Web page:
« BACK  |  PRINT

RS

MEMBER DIARY

Seeing Red

There are some striking and uncomfortable similarities between populism as it is expressed in Thailand and the United States. Since 2000, we have all been made familiar with the map of the United States that shows red, blue, and purple areas, and given that we are here on a site called “Red State” it is (or should be) very clear which side we are on. What may not be as obvious is that a similar divide and a similar color scheme exists in Thailand, where the red stands for the populist supporters of ousted and controversial ex-Prime Minister Thaksin Shinawatra (whose younger sister Yinluck Shinawatra is the current Prime Minister of the country) and where the yellow stands for the elites who support the military and palace establishment.

To be sure, there are some profound differences between Red State and the red shirts (which is why I am not a supporter of the red shirts). The Red Shirts are a cult of personality, centered around the ex-Prime Minister (though, to be fair, the yellow shirts are a cult of personality as well around the aging and very frail 84-year old King Bhomipol). Additionally, the policies of the red shirts are pretty standard socialist prescriptions for what ails society, a Obamacare-esque “30 baht card” that will cure any disease for 30 baht (roughly a dollar), increased minimum wages for the poor unskilled laborers, anti-American rhetoric (in all fairness, we do arm and train Thailand’s highly repressive army), and plans to subsidize technology for tots by providing an ipad (or similar high-tech educational item) for every schoolkid. Very few people here (except maybe for those enamored with Romneycare or who found Ron Paul’s anti-American rhetoric persuasive) would find much to support among these policies.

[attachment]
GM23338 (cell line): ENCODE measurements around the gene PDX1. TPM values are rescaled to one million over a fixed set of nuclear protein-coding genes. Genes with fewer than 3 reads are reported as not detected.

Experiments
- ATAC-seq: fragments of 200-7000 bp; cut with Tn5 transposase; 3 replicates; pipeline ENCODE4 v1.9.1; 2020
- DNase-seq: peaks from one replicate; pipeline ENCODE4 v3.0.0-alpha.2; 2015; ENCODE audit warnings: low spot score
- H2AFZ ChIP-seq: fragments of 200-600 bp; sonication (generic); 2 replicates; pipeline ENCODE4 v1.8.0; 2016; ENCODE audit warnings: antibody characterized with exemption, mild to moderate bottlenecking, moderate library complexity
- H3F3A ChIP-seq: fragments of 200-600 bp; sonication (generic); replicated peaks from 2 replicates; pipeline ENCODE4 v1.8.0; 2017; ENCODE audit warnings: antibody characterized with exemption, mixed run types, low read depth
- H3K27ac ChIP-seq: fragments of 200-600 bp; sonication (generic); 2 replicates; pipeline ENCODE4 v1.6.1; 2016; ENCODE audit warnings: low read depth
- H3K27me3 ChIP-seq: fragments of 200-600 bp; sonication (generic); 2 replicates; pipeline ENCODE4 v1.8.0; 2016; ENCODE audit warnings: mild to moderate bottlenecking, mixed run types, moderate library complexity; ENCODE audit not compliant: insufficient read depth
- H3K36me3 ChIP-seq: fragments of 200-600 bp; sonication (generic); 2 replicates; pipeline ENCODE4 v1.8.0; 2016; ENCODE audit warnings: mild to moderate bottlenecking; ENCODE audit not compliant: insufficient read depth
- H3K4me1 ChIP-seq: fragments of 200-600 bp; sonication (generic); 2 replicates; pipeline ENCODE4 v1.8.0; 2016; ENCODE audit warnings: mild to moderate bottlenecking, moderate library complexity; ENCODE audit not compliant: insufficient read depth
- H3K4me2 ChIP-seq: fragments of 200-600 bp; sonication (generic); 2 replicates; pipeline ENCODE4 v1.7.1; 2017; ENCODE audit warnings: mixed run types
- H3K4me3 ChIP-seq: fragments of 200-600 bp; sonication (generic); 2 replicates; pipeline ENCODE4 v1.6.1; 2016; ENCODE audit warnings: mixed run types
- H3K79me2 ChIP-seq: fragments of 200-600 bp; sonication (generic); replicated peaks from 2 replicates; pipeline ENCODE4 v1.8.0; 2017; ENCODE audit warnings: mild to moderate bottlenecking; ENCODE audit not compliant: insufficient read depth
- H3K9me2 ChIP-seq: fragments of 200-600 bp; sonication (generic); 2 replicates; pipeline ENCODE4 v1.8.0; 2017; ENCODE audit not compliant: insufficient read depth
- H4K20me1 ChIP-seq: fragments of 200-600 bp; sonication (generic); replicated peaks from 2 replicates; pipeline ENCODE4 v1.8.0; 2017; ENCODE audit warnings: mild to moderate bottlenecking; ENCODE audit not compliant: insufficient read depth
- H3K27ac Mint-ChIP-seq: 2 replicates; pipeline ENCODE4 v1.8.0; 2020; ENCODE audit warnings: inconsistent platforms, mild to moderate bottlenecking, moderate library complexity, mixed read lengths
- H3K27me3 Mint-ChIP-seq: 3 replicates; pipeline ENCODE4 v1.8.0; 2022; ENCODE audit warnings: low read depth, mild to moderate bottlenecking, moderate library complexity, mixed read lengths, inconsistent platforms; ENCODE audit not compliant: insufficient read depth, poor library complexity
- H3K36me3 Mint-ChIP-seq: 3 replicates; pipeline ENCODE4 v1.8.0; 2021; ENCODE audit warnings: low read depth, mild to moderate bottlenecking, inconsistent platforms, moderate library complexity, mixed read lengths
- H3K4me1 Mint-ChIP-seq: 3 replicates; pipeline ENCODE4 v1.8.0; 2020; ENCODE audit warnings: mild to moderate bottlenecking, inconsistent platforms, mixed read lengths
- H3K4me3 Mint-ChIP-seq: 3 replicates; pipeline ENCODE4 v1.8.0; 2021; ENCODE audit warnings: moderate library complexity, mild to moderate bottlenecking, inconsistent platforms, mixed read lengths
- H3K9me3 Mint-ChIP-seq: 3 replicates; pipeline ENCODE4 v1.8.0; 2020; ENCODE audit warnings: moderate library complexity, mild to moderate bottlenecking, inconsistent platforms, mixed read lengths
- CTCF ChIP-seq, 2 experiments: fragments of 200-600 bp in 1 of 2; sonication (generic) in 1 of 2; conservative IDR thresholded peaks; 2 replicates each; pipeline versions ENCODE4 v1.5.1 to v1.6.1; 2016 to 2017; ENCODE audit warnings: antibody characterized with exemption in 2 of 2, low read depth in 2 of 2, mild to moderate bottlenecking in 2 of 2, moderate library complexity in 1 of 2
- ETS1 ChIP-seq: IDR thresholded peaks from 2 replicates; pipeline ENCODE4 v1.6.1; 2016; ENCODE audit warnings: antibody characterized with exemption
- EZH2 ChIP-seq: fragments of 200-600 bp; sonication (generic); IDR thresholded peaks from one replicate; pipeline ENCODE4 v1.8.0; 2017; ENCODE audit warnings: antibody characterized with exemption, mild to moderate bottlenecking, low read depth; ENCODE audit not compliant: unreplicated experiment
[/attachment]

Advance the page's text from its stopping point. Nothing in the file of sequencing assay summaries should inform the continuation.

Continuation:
On the other hand, though, there is a substantial and worrisome area of common ground between Red State and the red shirts that shows deep divides within the democratic orders of both nations. For one, the politics of Thailand and the United States are highly regional. The red shirts have won every free election since 2000 (elections are usually held every three or four years, though not with our scheduled regularity), even though they have twice been removed from power by military coups (in 2006 and 2008). The base of the support for the red shirts is in northern and northeastern Thailand. Northern Thailand is where I live, and the Shinawatra family is based out of Chiang Mai (on whose outskirts I reside), the old capital of the Lanna Kingdom. Northeast Thailand is largely inhabited by Isan Laotian-Thai inhabitants who are the poorest people of Thailand and whose ancestors were captives/slaves of the earliest Chakra dynasty of kings (during the time of our early Republic in the late 1700’s and early 1800’s) who once ruled over Laos. Neither of these groups of people, even though together they make up a (slim) majority of the entire political body of Thailand’s notoriously fractured political system, are given full respect or legitimacy by the Thai elites and establishment. Rather, these areas are considered “Flyover country” by the elites who are centered in the South of Thailand (where Thailand fights against a Muslim insurrection and whose people especially support the military for understandable reasons) and especially in Bangkok.